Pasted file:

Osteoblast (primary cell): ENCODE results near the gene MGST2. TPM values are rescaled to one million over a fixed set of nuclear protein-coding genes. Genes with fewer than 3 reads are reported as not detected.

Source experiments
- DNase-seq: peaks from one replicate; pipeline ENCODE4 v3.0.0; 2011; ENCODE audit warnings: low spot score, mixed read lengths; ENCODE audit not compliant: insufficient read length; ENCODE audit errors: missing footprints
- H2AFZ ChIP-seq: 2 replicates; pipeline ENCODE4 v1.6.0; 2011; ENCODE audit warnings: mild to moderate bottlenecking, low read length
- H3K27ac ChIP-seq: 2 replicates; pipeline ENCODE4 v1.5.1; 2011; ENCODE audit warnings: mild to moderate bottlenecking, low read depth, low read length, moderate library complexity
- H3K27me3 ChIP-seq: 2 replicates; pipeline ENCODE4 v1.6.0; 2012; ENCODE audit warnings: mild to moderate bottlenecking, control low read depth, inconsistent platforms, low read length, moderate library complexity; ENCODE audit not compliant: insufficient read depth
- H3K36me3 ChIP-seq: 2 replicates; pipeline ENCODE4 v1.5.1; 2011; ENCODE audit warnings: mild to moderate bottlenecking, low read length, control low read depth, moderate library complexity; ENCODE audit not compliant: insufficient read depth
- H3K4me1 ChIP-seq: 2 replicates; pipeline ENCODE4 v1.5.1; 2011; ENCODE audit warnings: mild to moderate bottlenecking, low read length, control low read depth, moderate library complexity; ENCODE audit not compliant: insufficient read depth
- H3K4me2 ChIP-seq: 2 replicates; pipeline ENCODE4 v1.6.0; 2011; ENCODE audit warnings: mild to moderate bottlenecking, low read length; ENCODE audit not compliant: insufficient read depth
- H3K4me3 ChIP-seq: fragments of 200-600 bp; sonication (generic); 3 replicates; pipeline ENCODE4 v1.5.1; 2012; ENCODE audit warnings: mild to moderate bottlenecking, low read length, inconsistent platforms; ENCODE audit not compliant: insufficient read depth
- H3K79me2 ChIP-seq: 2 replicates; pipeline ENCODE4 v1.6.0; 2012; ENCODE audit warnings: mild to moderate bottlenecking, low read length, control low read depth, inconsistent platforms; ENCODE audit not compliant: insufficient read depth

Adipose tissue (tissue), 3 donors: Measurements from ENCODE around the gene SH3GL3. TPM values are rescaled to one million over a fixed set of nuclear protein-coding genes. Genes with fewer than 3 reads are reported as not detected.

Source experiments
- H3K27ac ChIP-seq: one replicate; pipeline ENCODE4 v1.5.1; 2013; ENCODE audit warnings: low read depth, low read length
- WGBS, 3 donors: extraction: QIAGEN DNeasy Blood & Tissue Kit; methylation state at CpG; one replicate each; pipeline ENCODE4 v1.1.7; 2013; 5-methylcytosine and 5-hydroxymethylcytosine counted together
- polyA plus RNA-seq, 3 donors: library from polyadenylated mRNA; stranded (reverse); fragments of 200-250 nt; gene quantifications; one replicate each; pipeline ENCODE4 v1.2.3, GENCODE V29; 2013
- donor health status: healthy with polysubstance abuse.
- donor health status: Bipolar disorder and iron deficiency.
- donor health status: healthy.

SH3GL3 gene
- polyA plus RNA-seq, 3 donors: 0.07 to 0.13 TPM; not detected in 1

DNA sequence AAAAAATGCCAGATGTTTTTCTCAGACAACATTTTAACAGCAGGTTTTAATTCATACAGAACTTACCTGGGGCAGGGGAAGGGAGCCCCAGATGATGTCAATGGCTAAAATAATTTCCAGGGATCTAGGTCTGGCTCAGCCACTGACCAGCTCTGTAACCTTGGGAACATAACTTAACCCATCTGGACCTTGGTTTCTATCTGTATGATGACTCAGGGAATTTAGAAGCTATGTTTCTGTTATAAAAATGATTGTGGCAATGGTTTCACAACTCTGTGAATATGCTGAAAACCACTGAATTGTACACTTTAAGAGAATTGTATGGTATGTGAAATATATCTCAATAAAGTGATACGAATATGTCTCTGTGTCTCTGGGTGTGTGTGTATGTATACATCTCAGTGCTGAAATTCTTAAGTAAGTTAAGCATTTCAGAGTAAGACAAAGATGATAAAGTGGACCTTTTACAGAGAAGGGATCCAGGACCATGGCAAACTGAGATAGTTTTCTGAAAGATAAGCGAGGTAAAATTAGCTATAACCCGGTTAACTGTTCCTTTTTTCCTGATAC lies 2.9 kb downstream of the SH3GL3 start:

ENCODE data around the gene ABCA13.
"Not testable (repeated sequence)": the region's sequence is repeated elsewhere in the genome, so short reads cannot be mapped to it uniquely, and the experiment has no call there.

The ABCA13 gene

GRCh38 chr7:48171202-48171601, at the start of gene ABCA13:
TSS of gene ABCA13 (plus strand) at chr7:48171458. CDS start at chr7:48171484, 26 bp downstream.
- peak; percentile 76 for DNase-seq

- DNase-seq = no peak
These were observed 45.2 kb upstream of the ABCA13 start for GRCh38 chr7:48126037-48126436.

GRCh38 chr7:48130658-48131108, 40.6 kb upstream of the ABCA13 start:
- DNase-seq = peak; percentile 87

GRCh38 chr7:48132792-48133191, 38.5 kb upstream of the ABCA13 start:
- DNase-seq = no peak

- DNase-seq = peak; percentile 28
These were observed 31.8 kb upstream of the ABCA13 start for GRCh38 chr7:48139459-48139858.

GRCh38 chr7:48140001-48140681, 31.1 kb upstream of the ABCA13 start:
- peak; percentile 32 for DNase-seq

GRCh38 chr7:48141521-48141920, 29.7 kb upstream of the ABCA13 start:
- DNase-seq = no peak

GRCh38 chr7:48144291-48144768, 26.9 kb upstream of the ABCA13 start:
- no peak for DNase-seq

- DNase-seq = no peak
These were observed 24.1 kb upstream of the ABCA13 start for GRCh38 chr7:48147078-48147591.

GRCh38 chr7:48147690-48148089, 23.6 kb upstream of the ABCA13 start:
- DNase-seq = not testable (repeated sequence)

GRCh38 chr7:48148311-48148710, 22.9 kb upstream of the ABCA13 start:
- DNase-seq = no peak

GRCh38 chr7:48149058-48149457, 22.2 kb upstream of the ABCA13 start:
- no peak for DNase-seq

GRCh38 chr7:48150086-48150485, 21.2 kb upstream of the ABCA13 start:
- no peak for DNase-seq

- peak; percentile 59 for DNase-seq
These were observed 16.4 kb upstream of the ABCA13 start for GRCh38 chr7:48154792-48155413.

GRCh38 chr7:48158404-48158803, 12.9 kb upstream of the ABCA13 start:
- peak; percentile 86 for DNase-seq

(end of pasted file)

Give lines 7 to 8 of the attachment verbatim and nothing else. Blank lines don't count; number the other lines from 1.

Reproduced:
- H3K36me3 ChIP-seq: 2 replicates; pipeline ENCODE4 v1.5.1; 2011; ENCODE audit warnings: mild to moderate bottlenecking, low read length, control low read depth, moderate library complexity; ENCODE audit not compliant: insufficient read depth
- H3K4me1 ChIP-seq: 2 replicates; pipeline ENCODE4 v1.5.1; 2011; ENCODE audit warnings: mild to moderate bottlenecking, low read length, control low read depth, moderate library complexity; ENCODE audit not compliant: insufficient read depth